For people who have bronchitis, they have an inflammation of their respiratory tract, particularly focusing on their bronchial tubes. Your bronchial tubes are the part of the respiratory system that brings air to your lungs and allows for air to leave your lungs. People typically experience a cough with bronchitis, and they may find themselves coughing up thick mucus. Bronchitis usually accompanies another illness like a cold, but you can develop one of two types.
Before we get into the two types of bronchitis you can have, we’ll touch on what it is. This will help you get a good understanding of this respiratory condition. In a healthy person, your bronchial tubes are wider, and this allows air to flow freely to and from your lungs. However, inflammation can cause the bronchial tubes to narrow because the inner lining grows thicker and swells up. In turn, this narrows the passageway for the air to flow through.
The irritation of the membranes lining your bronchial tubes prompts them to release a thick mucus to coat the bronchial walls. The only way your body can get rid of this mucus is to repeatedly cough. This is why you cough up the phlegm that can vary in color. Your body is trying to make it easier for you to breathe.
Additionally, many people report that they have a heaviness in their chest that makes it seem like there’s a pressure that stops them from drawing a deep breath. This is the inflammation and mucus combining, and you are struggling to get air in and out of your lungs because you’re forcing it through a narrower passage.
The most common type of bronchitis is acute bronchitis, and this usually starts to appear three to four days after you get over a cold. It typically starts with a very dry and irritating cough, and it’ll slowly change to bringing up mucus each time you cough. A normal bout of acute bronchitis lasts between two and three weeks before it clears up, but your cough can persist for up to a month. If you’re healthy, your lungs will return to normal when the infection goes away.
The other end of the spectrum is chronic bronchitis. People who have chronic bronchitis usually have mucus or a cough for a period of three months, and more than two years in a row. If this happens, your bronchial tubes could be a breeding ground for bacterial infections, and you’ll get repeated flares because the bacteria never leave. It’s a form of COPD (chronic obstructive pulmonary disease) that makes it difficult to breathe. You’ll need ongoing medications to treat the repeated flares.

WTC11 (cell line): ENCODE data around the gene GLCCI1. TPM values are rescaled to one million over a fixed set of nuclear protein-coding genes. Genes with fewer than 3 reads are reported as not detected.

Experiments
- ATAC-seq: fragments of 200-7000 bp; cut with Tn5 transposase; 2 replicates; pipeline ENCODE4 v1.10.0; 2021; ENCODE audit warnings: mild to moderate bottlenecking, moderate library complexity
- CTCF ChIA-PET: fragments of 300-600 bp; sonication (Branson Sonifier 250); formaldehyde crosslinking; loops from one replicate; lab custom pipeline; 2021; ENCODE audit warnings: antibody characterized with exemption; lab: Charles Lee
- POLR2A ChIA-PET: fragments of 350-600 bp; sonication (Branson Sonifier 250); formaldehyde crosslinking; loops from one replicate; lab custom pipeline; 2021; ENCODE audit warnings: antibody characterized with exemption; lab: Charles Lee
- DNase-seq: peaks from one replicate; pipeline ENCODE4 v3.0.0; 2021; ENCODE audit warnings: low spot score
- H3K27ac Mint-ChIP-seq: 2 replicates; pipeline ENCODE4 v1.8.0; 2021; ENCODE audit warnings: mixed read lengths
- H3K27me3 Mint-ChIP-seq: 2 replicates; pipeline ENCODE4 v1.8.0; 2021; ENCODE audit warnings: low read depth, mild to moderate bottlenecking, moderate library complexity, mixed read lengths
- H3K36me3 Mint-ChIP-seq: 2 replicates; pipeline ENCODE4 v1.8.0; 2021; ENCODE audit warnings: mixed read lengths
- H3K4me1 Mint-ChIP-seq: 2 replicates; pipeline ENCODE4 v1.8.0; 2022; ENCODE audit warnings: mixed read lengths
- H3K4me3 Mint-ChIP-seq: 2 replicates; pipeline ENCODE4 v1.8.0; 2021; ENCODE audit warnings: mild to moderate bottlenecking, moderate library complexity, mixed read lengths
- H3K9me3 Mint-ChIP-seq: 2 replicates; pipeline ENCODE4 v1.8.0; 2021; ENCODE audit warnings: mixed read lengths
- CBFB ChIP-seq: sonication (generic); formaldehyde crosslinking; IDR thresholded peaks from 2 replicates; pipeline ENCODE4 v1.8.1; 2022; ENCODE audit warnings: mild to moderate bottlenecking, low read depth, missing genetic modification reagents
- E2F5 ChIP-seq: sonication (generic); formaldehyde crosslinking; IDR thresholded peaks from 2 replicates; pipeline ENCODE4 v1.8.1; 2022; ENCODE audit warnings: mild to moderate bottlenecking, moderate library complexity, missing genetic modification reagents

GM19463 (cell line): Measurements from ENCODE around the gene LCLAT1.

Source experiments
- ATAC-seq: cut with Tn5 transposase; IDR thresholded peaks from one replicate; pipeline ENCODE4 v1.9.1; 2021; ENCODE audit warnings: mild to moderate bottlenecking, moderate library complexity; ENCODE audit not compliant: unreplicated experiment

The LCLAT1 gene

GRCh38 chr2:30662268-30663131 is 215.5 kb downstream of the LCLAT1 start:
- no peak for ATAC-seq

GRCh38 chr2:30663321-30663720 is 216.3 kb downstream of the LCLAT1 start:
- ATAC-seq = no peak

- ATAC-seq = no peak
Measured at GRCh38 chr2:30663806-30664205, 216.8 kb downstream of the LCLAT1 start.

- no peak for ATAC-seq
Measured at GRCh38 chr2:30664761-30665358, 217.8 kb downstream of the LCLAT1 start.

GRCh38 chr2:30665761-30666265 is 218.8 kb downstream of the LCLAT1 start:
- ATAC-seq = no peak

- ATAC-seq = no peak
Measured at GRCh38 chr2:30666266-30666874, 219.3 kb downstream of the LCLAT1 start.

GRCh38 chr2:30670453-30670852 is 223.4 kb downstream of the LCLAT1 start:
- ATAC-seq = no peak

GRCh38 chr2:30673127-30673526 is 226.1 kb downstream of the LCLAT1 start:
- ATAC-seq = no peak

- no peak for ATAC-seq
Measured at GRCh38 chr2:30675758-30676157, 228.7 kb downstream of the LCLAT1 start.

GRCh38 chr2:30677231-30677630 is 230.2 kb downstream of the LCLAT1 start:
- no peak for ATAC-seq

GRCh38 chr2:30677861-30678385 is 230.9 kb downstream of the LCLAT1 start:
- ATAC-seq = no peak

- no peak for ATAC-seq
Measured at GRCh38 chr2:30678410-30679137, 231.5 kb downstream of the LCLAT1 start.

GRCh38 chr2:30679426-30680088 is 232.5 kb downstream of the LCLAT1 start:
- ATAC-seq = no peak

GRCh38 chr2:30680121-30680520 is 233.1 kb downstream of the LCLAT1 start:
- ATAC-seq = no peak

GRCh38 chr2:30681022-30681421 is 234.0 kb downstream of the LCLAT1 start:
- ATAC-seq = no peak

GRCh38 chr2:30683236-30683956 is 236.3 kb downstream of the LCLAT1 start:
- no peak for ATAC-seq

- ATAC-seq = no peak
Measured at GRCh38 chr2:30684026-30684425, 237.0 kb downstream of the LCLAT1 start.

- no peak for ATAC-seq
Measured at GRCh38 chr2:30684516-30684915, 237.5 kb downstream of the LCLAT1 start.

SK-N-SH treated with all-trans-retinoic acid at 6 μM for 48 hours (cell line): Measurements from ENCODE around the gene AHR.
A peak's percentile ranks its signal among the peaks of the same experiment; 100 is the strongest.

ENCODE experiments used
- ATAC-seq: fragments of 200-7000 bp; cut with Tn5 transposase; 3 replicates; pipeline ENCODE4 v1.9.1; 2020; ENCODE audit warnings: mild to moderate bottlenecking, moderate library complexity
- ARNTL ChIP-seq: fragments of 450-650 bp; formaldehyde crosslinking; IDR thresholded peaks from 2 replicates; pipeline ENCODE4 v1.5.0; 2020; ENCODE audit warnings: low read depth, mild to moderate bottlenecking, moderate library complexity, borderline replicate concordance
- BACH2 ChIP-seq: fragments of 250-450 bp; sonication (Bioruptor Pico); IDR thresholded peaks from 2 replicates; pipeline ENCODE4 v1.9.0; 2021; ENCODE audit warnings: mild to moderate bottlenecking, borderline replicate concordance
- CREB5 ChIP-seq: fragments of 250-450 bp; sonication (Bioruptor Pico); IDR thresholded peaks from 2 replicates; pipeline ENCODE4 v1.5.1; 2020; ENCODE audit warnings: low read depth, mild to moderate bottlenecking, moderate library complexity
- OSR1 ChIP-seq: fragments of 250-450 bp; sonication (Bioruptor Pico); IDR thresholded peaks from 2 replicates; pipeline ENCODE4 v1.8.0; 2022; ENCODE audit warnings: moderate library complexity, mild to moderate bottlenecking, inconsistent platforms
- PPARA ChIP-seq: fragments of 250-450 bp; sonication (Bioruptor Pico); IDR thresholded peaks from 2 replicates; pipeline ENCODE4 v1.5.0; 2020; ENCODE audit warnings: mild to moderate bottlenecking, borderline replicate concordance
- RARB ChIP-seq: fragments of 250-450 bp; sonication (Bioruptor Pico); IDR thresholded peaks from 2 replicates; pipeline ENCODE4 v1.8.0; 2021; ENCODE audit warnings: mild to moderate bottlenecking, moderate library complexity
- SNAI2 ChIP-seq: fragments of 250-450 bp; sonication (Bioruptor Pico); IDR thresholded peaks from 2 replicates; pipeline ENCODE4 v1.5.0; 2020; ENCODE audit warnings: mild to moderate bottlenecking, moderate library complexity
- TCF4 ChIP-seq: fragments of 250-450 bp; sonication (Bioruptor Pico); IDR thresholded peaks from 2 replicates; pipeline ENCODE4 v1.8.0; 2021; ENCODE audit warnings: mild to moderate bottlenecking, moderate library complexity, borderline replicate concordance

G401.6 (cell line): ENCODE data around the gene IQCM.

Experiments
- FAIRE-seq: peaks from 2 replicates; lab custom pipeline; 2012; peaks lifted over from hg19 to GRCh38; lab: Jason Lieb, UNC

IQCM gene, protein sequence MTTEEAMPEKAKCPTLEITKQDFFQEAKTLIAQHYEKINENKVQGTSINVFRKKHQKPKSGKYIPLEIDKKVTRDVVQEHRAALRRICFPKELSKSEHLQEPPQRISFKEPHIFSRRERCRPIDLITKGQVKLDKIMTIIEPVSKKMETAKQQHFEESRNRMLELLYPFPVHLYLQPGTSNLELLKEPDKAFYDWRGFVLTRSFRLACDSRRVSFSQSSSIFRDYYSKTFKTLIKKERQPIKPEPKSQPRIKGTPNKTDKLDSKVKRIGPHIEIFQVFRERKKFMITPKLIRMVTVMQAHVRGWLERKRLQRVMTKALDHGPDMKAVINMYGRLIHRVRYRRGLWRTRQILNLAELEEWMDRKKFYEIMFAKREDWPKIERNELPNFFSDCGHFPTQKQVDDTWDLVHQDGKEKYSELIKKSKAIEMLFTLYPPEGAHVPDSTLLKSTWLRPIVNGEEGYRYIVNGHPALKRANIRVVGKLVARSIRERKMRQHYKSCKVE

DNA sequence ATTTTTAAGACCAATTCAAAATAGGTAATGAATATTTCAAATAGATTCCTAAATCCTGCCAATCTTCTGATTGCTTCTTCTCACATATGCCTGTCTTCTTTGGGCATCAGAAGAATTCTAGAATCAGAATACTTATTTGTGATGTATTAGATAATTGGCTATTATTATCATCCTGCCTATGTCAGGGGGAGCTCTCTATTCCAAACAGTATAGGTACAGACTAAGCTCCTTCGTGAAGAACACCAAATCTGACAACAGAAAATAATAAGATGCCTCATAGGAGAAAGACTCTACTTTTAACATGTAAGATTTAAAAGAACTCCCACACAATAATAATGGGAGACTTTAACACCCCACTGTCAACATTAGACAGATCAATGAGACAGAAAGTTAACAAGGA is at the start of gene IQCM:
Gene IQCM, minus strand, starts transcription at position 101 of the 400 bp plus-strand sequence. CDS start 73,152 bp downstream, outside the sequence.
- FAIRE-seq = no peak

Again, the bronchitis causes depend on whether or not you have acute or chronic bronchitis. People who have acute bronchitis typically get it from the same virus that gives you the common cold, or the virus that gives you the flu. Other irritants can also cause an acute onset of bronchitis, and they include things like cigarette smoke, chemicals, household cleaners, fumes, and dust. It’s more common in the winter months when people tend to stay home and shut up in their houses breathing the same air.
The single biggest cause of chronic bronchitis is smoking. The chemicals in cigarettes can very easily irritate your lungs and your bronchial tubes, and this can prompt mucus production. Another cause that is slightly less common is repeated exposure to toxic gasses and dust like you see with grain handlers and miners. Air pollution can make your symptoms even worse if you have chronic bronchitis.
No matter which type of bronchitis you have, smoking can make it more difficult for your body to recover. Every time you take a puff off a cigarette, the chemicals and smoke can damage the microscopic hairs (cilia) that line your airways and brush out any debris or contaminants. The more you smoke, the more damaged these areas will get, and the less they’ll be able to work.
There are several categories of people who are at a potentially higher risk of developing bronchitis, both acute and chronic. If the following sounds like you, and you have issues, they may be the root cause of your bronchitis. The people who are at higher risk include:
For most people, realizing that they have bronchitis can be difficult because they assume that they just have a cold or a respiratory tract infection that just won’t go away. They may delay treatment or try to treat it without getting an actual diagnosis. However, the symptoms typically won’t go away on their own, and they include:
There are several ways that your doctor can diagnose bronchitis. A consultation is usually the first step, and then they move on to other methods to determine if you have bronchitis or some other form of a bacterial infection. They include:
Once your doctor determines that you do have Bronchitis, they can start you on a treatment plan. It does usually go away by itself as long as bacteria aren’t the root cause of it. If it is bacteria, your doctor can prescribe antibiotics to help destroy the bacteria. For wheezing, you may get an inhaler that helps to open up your airways. Other possible treatment options include:
Bronchitis can be miserable, but Medek can help you get the diagnosis and treatment you need. Our user-friendly app allows you to connect to our team of board-certified physicians, and they can consult with you right over the phone.
You input your symptoms, and our physicians can prescribe you the correct antibiotics if you need them. We’ll send them straight to your chosen pharmacy, and you can pick them up whenever it is convenient for you. To get started, all you need do is contact us today!